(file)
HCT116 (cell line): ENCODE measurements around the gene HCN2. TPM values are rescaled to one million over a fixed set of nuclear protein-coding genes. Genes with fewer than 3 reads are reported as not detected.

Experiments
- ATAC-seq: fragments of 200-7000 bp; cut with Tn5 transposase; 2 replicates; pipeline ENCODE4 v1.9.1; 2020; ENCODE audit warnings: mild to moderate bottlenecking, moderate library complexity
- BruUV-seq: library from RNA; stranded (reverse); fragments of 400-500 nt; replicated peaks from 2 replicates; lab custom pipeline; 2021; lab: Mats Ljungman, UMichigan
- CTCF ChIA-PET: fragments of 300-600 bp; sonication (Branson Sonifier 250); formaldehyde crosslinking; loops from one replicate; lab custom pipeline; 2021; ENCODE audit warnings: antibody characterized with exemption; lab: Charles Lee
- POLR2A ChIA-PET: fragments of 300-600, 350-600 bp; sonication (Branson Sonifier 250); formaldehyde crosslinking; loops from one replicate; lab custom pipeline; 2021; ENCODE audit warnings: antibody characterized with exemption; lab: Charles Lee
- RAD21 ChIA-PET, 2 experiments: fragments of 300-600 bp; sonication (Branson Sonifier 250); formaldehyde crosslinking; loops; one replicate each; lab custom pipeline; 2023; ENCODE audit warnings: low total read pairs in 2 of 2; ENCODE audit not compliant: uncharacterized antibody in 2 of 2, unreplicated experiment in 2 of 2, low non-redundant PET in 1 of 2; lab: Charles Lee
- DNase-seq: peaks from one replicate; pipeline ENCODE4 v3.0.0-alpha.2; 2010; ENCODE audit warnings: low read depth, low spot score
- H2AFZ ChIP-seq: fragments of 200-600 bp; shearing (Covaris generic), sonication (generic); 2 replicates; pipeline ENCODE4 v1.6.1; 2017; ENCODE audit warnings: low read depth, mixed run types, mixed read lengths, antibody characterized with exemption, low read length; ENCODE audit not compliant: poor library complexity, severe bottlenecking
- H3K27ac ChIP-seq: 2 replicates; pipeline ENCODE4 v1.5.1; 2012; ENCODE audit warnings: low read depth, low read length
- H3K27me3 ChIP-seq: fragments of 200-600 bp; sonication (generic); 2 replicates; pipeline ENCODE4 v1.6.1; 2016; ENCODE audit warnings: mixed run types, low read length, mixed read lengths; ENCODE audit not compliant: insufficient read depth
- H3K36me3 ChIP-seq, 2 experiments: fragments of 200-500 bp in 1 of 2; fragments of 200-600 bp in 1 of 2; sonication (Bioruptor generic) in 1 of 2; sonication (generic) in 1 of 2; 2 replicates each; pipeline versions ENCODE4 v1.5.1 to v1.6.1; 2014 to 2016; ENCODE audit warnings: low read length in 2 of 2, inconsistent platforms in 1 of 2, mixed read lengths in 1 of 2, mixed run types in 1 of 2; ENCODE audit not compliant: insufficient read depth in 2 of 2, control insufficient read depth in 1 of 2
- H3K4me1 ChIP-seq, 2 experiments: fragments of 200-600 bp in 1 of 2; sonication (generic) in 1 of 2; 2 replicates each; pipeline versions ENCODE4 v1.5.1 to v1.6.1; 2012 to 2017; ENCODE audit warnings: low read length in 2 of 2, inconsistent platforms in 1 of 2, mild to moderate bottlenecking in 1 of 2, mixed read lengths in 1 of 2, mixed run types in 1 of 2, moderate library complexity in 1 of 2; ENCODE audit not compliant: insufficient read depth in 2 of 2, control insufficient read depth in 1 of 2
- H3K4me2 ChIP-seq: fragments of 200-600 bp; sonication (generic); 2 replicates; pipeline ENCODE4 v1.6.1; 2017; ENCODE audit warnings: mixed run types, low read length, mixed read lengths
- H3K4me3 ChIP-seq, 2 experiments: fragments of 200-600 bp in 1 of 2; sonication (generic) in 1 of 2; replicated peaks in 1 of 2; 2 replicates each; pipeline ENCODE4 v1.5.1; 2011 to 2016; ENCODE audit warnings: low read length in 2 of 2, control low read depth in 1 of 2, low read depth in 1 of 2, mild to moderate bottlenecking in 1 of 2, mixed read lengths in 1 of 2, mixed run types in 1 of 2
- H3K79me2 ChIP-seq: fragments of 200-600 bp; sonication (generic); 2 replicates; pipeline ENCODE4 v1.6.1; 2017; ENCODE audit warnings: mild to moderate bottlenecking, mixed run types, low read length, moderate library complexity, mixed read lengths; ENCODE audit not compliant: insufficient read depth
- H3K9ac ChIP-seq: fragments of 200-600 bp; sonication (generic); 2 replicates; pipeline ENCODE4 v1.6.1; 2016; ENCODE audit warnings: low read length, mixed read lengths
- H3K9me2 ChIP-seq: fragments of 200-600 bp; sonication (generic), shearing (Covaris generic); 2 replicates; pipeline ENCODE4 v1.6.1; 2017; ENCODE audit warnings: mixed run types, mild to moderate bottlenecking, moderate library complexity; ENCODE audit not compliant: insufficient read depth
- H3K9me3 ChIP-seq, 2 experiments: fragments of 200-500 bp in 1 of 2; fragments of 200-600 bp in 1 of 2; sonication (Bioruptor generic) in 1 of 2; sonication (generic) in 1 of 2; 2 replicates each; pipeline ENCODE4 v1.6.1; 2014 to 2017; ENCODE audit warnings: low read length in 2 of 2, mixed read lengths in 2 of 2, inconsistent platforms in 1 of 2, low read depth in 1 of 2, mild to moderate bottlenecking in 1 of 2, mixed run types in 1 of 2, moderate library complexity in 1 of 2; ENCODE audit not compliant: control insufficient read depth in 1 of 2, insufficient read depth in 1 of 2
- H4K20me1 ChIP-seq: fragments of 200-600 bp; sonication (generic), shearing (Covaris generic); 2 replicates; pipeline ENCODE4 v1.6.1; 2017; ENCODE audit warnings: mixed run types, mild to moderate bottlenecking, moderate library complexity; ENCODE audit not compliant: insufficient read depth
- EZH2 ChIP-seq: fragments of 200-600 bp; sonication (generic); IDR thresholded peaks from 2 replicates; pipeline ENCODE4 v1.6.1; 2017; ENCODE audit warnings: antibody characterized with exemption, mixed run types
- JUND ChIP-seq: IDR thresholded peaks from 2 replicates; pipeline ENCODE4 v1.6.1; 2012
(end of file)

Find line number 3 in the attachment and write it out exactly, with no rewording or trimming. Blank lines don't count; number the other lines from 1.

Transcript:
- ATAC-seq: fragments of 200-7000 bp; cut with Tn5 transposase; 2 replicates; pipeline ENCODE4 v1.9.1; 2020; ENCODE audit warnings: mild to moderate bottlenecking, moderate library complexity